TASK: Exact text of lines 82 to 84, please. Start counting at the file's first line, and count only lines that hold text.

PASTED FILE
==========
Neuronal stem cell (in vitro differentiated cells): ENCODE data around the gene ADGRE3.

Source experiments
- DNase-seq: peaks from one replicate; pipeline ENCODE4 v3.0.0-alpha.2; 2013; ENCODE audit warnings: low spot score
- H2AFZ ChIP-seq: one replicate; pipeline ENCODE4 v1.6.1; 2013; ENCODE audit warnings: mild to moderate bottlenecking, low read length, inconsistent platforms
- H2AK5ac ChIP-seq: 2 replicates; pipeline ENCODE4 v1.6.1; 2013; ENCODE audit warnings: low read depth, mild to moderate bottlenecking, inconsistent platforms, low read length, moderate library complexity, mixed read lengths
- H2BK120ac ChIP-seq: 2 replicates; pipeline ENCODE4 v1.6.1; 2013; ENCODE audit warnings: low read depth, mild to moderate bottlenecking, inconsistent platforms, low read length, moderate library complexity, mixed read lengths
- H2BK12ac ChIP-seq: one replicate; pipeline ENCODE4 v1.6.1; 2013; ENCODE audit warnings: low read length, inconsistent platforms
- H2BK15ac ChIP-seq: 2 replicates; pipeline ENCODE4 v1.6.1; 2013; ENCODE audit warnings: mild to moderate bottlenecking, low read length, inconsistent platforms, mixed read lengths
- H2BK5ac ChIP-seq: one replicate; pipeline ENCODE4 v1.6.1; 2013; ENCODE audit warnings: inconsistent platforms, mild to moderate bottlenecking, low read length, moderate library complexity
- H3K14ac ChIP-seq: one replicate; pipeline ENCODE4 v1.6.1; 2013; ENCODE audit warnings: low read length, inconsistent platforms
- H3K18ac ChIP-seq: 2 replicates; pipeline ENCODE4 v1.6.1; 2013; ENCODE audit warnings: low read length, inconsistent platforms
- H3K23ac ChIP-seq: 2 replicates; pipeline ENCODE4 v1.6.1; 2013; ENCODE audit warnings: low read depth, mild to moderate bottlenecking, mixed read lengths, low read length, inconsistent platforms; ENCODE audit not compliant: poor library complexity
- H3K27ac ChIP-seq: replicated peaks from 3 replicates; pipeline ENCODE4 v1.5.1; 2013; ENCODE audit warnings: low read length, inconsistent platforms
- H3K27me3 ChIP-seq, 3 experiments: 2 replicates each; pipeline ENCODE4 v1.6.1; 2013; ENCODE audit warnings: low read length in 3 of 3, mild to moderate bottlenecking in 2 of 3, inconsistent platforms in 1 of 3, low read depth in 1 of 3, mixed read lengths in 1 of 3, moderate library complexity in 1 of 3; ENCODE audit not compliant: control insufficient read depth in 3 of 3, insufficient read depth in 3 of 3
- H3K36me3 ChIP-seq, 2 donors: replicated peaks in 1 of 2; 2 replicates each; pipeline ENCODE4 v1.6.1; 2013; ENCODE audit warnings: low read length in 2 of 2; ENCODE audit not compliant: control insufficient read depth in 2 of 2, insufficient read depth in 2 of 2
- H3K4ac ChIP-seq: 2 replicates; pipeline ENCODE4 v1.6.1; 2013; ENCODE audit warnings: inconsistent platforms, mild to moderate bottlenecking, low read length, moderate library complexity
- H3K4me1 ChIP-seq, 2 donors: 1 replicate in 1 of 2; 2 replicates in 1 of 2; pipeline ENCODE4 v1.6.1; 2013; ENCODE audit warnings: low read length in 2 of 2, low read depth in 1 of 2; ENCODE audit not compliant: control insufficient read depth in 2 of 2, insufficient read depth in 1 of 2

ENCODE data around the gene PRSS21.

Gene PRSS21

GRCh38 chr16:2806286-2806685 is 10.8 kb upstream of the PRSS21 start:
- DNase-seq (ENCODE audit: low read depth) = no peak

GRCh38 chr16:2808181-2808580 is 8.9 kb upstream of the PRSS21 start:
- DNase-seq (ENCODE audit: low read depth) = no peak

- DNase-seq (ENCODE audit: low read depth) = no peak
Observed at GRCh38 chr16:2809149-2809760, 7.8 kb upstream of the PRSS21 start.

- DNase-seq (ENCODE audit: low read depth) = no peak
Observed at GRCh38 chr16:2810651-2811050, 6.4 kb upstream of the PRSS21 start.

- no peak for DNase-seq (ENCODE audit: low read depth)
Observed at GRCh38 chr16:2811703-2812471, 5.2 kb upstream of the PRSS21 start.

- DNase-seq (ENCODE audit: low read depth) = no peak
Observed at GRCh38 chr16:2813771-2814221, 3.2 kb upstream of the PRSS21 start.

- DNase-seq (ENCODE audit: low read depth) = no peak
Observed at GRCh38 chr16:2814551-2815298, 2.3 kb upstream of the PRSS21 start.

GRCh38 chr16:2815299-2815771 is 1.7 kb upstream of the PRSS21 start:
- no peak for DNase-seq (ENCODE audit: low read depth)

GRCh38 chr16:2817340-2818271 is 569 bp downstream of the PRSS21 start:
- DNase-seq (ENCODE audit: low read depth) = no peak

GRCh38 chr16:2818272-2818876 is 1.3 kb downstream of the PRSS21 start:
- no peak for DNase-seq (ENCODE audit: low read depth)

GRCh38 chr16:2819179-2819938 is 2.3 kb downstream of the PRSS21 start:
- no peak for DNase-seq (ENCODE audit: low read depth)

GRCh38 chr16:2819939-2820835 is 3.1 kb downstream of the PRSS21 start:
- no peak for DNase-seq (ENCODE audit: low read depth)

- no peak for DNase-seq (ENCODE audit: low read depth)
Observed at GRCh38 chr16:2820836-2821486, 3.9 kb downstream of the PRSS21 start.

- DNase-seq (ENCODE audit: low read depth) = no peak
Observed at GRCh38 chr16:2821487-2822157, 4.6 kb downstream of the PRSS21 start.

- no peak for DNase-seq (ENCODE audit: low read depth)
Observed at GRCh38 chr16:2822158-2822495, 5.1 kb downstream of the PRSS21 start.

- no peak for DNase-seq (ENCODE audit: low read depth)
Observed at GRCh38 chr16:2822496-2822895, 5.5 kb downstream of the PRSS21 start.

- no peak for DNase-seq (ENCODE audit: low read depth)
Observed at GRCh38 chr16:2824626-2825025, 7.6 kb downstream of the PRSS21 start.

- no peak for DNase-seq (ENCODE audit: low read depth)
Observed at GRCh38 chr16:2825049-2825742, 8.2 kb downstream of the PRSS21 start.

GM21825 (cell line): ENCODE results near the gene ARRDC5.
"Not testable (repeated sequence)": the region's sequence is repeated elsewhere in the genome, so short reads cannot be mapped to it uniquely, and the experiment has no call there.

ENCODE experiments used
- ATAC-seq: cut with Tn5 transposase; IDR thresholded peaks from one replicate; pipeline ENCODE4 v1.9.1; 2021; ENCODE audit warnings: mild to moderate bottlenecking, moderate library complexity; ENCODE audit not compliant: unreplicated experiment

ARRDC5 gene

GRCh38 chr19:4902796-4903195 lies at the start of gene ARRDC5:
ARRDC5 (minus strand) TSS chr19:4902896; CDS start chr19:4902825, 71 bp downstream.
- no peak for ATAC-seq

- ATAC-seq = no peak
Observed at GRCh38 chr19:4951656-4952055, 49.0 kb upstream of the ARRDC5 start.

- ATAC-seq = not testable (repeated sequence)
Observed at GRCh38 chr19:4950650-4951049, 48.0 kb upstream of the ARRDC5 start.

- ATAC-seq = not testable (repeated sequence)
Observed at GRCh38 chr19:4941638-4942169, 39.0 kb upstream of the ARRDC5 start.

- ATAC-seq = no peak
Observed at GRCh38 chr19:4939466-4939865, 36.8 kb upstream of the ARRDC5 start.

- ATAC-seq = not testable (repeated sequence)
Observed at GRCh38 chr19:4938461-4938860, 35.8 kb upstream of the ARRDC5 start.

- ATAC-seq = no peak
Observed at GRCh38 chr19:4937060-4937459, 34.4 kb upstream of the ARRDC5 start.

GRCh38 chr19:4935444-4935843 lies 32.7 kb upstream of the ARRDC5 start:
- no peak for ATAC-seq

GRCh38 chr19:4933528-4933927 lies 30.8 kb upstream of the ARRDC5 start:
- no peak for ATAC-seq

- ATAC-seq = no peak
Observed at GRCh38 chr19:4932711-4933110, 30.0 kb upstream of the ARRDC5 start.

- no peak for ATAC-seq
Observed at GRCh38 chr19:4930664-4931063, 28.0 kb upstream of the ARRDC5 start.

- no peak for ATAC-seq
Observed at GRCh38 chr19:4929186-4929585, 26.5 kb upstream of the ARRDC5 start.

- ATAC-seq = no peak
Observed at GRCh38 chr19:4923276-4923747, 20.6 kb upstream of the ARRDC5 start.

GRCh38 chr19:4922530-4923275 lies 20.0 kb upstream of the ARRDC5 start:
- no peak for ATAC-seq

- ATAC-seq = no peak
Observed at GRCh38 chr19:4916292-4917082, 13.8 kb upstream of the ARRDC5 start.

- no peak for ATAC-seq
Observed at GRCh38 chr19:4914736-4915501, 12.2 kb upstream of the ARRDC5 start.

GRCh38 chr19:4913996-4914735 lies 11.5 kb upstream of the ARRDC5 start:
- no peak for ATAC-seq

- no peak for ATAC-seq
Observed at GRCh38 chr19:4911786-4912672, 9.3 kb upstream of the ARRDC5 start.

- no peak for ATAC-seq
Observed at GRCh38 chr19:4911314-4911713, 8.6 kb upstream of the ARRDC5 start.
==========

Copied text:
- no peak for ATAC-seq
Observed at GRCh38 chr19:4930664-4931063, 28.0 kb upstream of the ARRDC5 start.

- no peak for ATAC-seq